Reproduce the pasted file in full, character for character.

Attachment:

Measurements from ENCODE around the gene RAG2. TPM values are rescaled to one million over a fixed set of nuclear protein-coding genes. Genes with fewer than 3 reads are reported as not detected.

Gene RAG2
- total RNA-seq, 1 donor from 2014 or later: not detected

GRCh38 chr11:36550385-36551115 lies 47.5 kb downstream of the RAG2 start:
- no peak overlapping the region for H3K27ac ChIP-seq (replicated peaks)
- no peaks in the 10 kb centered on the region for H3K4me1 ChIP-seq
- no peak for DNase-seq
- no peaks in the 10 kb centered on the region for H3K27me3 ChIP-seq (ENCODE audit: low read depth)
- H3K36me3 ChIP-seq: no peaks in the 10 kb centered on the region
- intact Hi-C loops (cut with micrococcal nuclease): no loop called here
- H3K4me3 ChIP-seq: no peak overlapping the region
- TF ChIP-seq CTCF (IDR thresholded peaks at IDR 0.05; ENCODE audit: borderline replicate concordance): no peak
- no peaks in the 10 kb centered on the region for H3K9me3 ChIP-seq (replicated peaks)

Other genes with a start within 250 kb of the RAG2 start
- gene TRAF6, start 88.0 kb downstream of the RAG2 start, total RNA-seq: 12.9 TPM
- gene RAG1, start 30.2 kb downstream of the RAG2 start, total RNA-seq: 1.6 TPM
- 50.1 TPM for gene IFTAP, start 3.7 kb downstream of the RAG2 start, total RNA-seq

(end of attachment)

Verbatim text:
Measurements from ENCODE around the gene RAG2. TPM values are rescaled to one million over a fixed set of nuclear protein-coding genes. Genes with fewer than 3 reads are reported as not detected.

Gene RAG2
- total RNA-seq, 1 donor from 2014 or later: not detected

GRCh38 chr11:36550385-36551115 lies 47.5 kb downstream of the RAG2 start:
- no peak overlapping the region for H3K27ac ChIP-seq (replicated peaks)
- no peaks in the 10 kb centered on the region for H3K4me1 ChIP-seq
- no peak for DNase-seq
- no peaks in the 10 kb centered on the region for H3K27me3 ChIP-seq (ENCODE audit: low read depth)
- H3K36me3 ChIP-seq: no peaks in the 10 kb centered on the region
- intact Hi-C loops (cut with micrococcal nuclease): no loop called here
- H3K4me3 ChIP-seq: no peak overlapping the region
- TF ChIP-seq CTCF (IDR thresholded peaks at IDR 0.05; ENCODE audit: borderline replicate concordance): no peak
- no peaks in the 10 kb centered on the region for H3K9me3 ChIP-seq (replicated peaks)

Other genes with a start within 250 kb of the RAG2 start
- gene TRAF6, start 88.0 kb downstream of the RAG2 start, total RNA-seq: 12.9 TPM
- gene RAG1, start 30.2 kb downstream of the RAG2 start, total RNA-seq: 1.6 TPM
- 50.1 TPM for gene IFTAP, start 3.7 kb downstream of the RAG2 start, total RNA-seq